The wardrobe is the entrypoint to Narnia. Later in the book we hear mention of the fact that there are other doors into the world of Narnia - the wardrobe is just one of them, and later in the series we find out that the wardrobe is a door because it is made from the wood from a tree that grew from the seed of a fruit that was from Narnia itself. We discover, too, that the children can’t just get into Narnia when they want to. Getting to Narnia involves something of a sense of call. The children can get to Narnia when Narnia needs them. When Lucy first returns from her visit to Narnia, and she tries to show her brothers and sister what she’s found, they find nothing - just a regular wardrobe. They think Lucy is telling stories, that she’s let her imagination run wild. It’s only after Susan and Peter, the older siblings, talk to the professor (who has been to Narnia too, though he doesn’t share that with them just yet) about Lucy’s Narnia’s stories and he encourages them to have an open mind that the rest of the children also find their way to Narnia through the door of the wardrobe.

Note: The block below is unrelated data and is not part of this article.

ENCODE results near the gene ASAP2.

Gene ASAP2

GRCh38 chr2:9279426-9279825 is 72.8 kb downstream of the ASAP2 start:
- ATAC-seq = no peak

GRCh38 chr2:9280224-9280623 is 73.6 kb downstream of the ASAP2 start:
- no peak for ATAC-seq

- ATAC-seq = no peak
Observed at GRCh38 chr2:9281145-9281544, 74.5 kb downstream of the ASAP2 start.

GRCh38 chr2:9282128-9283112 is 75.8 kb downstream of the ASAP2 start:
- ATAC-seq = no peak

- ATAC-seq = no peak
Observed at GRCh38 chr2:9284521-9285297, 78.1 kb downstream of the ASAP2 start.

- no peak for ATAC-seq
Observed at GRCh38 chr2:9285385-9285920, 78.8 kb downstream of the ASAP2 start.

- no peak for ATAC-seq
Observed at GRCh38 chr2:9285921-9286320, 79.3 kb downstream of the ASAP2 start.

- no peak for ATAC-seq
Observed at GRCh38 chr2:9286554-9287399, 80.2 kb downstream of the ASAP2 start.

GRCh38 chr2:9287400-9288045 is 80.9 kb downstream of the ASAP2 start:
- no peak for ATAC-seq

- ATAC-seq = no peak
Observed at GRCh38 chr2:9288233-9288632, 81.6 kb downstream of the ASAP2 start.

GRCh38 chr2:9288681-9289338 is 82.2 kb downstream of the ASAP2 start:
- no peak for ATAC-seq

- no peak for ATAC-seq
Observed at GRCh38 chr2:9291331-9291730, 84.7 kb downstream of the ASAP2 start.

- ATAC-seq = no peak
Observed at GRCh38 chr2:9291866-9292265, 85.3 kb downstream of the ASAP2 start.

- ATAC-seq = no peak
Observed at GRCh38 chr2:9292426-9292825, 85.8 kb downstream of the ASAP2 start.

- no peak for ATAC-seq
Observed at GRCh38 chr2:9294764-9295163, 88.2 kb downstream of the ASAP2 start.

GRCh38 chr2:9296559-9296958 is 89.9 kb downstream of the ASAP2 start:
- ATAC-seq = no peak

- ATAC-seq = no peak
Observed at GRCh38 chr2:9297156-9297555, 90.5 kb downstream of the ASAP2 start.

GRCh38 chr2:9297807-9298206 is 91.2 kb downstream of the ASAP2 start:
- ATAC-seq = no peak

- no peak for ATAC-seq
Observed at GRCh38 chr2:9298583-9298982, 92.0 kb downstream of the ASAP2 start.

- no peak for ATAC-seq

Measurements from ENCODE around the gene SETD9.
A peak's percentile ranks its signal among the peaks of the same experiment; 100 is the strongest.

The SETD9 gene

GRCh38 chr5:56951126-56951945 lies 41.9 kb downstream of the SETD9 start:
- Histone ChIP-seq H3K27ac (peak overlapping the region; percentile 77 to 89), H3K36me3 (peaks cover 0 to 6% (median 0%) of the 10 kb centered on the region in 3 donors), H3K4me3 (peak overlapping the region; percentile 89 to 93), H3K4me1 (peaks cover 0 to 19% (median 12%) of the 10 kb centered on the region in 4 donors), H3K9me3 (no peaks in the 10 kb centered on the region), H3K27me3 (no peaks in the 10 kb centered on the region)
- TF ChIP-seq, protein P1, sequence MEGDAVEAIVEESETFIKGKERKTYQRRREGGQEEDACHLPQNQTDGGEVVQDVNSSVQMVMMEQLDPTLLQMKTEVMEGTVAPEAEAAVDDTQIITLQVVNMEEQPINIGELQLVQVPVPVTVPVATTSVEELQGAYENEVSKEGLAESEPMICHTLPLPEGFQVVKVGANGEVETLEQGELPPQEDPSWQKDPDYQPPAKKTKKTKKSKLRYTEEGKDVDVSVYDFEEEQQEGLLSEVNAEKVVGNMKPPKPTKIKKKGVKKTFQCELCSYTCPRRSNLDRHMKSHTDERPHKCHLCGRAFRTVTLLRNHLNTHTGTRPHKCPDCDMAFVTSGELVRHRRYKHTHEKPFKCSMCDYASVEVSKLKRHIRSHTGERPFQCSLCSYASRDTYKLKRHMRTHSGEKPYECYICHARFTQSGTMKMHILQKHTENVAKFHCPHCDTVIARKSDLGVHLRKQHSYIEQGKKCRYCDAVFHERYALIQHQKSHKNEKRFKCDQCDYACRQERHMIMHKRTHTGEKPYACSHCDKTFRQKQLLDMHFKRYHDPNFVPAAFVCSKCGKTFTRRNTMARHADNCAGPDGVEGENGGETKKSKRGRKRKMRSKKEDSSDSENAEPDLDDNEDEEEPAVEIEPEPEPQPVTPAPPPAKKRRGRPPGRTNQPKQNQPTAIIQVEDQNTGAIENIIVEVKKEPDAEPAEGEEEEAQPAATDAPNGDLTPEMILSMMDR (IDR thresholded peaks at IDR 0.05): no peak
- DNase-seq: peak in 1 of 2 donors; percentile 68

I’m wondering - what are the doors you’ve encountered in your life? When has there been a path, a way that was opened to you? Did you go through the door? What opportunities have you taken, and what ones have you missed? What door are you standing outside of, while God is calling to you from the other side? Are you like Lucy? The first to fling the door open and step through to what God has waiting? Or are you more like the older siblings, doubting that God has a Narnia-place to show you?